The data was collected from a study on politics and business carried out for the documentary “Donos de Por­tu­gal” (Owners of Portugal).

Getting to know the community

Improve Coimbra was another project from the third main city of Portugal that participants had the chance to meet on #OpenDataDay in Porto. Alike the organizer in Porto, Transparência Hackday, Improve Coimbra promotes monthly meetings that anyone can join to help solve the problems of the city. In little more than one year of activities, Improve has already created several websites and mobile apps for the citizens of Coimbra, such as a platform for crowdsourcing home rents, a map of cafes with available wifi, and Burocracia which makes the minutes of Coimbra's city government assembly available and easy to search. 

Also the northern municipality of Alfândega da Fé was represented in this #OpenDataDay. Ranked in second place in the Index of Municipal Transparency [pt] launched in October 2013 by the watchdog Transparência e Integrigade, Associação Cívica (TIAC), this small municipality of the region of Trás-os-Montes, with less than 6,000 inhabitants, has been showing positive signs of willingness to open local governmental data

That was the ultimate aim of the event, after all, to encourage governmental data openness, and thus the #OpenData in Portugal has grown a bit stronger with more grassroots organizations and individuals dialoguing with each other and the world.

You can check out the agenda of the #OpenDataDay in a pad available in Transparencia Hackday's blog, and read more about the global event in the official website [all links in Portuguese]. 

February 21 2014

Developing Latin America: Winners of the Regional Acceleration Event

dal2013-2
Last year's Developing Latin America event evolved through several segments according to individual schedules for each of the 12 participating countries. The first segment was called the Apps Challenge, during which everybody had different activities such as conferences, hackathons, presentations of projects and other events throughout the month of October, ending the segment on 26 October with Demo Day [es].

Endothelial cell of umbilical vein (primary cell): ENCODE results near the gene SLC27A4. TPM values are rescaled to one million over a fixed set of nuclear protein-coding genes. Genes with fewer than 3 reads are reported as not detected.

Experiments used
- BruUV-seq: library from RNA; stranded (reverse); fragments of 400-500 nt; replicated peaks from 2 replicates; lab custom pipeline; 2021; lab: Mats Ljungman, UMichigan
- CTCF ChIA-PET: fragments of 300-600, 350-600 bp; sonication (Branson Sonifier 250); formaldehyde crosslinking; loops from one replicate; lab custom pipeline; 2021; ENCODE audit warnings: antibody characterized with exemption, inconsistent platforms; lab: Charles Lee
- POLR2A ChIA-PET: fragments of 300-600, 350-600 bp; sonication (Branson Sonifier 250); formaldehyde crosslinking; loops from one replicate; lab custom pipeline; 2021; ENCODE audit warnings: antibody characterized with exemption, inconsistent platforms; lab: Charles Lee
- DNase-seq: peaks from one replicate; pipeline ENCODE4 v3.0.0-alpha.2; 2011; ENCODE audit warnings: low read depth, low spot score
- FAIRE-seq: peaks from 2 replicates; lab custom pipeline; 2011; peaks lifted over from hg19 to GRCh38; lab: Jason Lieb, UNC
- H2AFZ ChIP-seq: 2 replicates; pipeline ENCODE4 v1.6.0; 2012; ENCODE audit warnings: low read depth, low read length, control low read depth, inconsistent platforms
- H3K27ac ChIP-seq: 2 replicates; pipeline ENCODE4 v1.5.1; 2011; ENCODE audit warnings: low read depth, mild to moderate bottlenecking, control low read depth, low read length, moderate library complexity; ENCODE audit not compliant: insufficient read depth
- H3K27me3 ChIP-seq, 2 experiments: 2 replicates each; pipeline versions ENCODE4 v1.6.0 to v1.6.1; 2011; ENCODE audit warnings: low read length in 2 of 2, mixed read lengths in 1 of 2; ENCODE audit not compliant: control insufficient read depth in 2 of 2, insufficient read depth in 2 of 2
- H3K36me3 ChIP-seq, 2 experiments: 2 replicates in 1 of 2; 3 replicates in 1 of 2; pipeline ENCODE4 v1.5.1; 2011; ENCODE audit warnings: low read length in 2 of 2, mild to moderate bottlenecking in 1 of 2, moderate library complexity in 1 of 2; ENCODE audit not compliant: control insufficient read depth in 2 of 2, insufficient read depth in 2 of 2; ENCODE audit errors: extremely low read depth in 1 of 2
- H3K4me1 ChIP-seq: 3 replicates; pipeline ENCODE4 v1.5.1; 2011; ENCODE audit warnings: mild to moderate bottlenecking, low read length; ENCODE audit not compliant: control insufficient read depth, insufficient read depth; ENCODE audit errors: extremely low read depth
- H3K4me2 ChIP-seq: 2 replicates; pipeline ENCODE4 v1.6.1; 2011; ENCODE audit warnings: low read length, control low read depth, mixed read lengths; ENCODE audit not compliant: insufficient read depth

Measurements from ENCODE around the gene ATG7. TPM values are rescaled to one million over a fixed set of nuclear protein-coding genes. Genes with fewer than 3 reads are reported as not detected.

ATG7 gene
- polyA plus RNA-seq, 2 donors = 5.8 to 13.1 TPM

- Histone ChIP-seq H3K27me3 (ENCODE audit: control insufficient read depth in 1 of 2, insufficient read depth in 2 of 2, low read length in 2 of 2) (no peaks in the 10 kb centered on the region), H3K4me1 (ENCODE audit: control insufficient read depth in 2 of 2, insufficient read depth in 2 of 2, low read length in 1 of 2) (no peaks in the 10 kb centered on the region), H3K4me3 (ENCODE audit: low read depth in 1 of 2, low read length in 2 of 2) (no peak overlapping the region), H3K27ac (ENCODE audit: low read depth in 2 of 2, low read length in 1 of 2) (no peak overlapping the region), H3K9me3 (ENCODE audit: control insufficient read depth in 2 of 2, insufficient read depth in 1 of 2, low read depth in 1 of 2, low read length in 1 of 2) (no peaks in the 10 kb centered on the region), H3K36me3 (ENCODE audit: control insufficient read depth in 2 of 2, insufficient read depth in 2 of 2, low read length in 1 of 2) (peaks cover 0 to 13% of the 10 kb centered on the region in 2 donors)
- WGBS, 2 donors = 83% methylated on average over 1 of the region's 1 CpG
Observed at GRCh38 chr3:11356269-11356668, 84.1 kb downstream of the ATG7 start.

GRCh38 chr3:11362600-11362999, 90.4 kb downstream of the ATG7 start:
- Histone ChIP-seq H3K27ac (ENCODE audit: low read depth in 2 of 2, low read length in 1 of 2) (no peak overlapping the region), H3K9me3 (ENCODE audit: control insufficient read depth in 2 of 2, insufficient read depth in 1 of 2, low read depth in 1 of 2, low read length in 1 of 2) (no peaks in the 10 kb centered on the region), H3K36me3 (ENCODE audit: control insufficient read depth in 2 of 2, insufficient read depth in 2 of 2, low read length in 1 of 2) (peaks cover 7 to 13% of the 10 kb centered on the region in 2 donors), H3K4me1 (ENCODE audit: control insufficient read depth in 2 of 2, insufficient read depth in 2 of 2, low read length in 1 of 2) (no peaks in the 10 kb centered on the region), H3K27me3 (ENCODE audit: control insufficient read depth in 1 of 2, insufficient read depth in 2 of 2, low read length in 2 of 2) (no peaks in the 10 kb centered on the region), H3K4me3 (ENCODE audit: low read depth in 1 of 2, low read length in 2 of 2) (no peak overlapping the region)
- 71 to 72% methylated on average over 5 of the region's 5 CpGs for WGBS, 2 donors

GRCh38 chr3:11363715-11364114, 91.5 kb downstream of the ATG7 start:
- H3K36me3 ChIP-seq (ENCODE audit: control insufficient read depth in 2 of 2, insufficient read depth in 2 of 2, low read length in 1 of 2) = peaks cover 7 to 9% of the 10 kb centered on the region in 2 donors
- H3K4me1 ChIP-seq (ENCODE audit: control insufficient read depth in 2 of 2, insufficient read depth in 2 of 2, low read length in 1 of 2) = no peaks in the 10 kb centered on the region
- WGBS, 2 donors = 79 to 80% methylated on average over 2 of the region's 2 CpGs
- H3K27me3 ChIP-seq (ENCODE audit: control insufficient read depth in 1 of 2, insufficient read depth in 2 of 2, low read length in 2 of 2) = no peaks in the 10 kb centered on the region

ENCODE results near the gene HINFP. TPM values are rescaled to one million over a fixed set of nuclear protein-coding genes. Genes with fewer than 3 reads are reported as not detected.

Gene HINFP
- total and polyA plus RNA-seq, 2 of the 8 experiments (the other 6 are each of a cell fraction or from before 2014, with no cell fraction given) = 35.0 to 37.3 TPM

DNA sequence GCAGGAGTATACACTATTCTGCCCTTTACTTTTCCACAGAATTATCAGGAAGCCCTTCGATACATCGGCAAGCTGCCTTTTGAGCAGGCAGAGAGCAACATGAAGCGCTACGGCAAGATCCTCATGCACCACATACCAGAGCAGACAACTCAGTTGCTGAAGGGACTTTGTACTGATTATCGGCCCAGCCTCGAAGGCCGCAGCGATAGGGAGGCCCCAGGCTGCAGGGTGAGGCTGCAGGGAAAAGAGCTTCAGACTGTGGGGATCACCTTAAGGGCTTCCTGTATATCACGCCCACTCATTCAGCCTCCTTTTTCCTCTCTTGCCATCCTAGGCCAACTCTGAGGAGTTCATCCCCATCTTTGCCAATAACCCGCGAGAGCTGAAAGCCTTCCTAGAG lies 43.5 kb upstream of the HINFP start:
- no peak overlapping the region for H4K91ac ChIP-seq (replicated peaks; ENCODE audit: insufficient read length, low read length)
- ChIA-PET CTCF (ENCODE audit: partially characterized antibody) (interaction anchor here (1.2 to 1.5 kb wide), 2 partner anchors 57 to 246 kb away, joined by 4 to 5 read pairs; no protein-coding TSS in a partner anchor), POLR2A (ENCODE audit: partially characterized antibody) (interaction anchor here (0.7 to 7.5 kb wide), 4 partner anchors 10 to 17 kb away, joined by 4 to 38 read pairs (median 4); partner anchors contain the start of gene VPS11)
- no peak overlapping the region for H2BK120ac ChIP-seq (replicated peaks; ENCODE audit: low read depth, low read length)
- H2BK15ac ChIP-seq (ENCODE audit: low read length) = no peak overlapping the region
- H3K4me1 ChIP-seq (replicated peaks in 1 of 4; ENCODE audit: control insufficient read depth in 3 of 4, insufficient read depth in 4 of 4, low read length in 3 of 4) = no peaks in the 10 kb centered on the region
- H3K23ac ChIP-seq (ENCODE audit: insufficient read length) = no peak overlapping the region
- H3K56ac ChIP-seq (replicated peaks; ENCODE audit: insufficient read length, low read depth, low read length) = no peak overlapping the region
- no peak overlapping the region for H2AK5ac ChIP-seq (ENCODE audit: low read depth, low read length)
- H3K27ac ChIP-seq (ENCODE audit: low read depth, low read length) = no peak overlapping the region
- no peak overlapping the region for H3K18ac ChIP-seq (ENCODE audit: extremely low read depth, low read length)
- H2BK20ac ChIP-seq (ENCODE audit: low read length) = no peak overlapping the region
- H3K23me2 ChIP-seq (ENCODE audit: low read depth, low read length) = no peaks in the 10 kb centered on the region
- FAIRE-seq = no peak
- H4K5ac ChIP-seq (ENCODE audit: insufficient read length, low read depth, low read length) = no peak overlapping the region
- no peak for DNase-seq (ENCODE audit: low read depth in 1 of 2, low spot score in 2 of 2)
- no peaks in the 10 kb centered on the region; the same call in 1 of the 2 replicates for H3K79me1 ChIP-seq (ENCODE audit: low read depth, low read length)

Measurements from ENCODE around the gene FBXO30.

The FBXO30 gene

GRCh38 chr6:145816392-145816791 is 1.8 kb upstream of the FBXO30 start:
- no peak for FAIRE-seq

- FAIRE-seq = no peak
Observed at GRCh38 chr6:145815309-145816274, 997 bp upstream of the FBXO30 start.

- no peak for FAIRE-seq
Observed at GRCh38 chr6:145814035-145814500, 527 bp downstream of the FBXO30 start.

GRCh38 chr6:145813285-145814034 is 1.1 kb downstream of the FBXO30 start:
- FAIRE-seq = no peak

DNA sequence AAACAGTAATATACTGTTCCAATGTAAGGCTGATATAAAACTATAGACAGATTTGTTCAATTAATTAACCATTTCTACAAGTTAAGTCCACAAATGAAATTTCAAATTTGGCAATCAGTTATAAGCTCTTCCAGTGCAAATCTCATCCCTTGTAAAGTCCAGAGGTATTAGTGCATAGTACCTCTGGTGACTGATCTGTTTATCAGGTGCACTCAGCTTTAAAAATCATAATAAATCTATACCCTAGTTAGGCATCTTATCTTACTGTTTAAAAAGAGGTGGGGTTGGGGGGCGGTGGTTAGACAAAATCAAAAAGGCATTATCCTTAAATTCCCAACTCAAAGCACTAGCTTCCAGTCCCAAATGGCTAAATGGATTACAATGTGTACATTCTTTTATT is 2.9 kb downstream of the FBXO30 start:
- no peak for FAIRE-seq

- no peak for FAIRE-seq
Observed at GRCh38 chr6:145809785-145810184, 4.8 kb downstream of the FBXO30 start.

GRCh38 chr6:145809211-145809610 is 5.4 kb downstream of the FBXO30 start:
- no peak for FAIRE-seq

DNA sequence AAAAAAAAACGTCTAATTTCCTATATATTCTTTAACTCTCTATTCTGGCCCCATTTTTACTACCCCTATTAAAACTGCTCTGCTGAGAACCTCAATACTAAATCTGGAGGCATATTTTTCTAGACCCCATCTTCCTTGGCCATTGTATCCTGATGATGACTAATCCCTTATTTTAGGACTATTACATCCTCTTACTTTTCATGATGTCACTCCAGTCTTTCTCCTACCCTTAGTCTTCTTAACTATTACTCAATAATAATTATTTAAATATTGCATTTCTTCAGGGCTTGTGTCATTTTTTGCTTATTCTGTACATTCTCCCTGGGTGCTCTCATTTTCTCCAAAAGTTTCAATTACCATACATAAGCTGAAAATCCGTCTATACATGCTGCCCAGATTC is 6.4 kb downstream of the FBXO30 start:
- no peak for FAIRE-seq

The next segment was called Regional Acceleration. The 34 national winners resulting from the evaluations from Demo Day, who had a month to improve their apps, had the option of applying for this segment which consisted of building up the applications that had been developed with the help of Socialab, [click lower left corner for English] an organization specializing in supporting these enterprises.

After the period of nominations and evaluation by the jury, the six winners of the Regional Acceleration were announced on January 10, three in the form of in person presentations (in Santiago, Chile), and three remotely. They will receive Socialab support for three months.

The in-person Acceleration winners were:

Ayni [es] from Ecuador. “A web and mobile application that can geographically identify computer parts. It allows people to upload computer parts they are not using and generate a map of reusable parts. This map will be used by collectors (public or private entities) for faster recycling and clearer identification of each part.”

Dromos [es] from Ecuador. “Dromos is not just a transportation app. Dromos focuses on the landmarks of a city rather than routes. Using metadata tags to define each landmark it is possible to include criminalistics and tourist attractions, among other features. By not depending on the routes, we suggest intelligent alternatives estimating mobilization times, detours, safety and prices with a visually appealing app.”

Bizu Buzú [es] from Brazil. “Mobile application that offers a professional study plan focused on the skill the user wants to develop, taking advantage of free time on the trip to and from work, providing content in multimedia format so that the experience best fits one’s path of travel. These studies will be like a game and users accumulate points (Bizús) with which to establish a ranking.”